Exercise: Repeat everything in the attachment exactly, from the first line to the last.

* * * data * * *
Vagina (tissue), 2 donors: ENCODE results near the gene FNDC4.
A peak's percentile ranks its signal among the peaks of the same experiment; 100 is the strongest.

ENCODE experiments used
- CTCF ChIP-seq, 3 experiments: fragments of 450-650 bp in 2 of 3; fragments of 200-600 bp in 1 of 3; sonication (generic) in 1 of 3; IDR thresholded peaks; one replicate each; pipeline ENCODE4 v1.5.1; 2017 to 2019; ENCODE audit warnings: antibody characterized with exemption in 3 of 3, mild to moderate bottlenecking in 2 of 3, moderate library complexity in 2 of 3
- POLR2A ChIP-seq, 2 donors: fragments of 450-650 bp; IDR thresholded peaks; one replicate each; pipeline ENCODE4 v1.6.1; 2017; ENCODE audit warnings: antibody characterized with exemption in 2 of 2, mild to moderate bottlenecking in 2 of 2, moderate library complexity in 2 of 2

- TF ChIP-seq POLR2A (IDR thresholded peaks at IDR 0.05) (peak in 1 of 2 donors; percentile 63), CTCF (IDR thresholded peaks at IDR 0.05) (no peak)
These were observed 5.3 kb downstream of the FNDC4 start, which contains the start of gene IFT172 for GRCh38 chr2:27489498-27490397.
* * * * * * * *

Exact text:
Vagina (tissue), 2 donors: ENCODE results near the gene FNDC4.
A peak's percentile ranks its signal among the peaks of the same experiment; 100 is the strongest.

ENCODE experiments used
- CTCF ChIP-seq, 3 experiments: fragments of 450-650 bp in 2 of 3; fragments of 200-600 bp in 1 of 3; sonication (generic) in 1 of 3; IDR thresholded peaks; one replicate each; pipeline ENCODE4 v1.5.1; 2017 to 2019; ENCODE audit warnings: antibody characterized with exemption in 3 of 3, mild to moderate bottlenecking in 2 of 3, moderate library complexity in 2 of 3
- POLR2A ChIP-seq, 2 donors: fragments of 450-650 bp; IDR thresholded peaks; one replicate each; pipeline ENCODE4 v1.6.1; 2017; ENCODE audit warnings: antibody characterized with exemption in 2 of 2, mild to moderate bottlenecking in 2 of 2, moderate library complexity in 2 of 2

- TF ChIP-seq POLR2A (IDR thresholded peaks at IDR 0.05) (peak in 1 of 2 donors; percentile 63), CTCF (IDR thresholded peaks at IDR 0.05) (no peak)
These were observed 5.3 kb downstream of the FNDC4 start, which contains the start of gene IFT172 for GRCh38 chr2:27489498-27490397.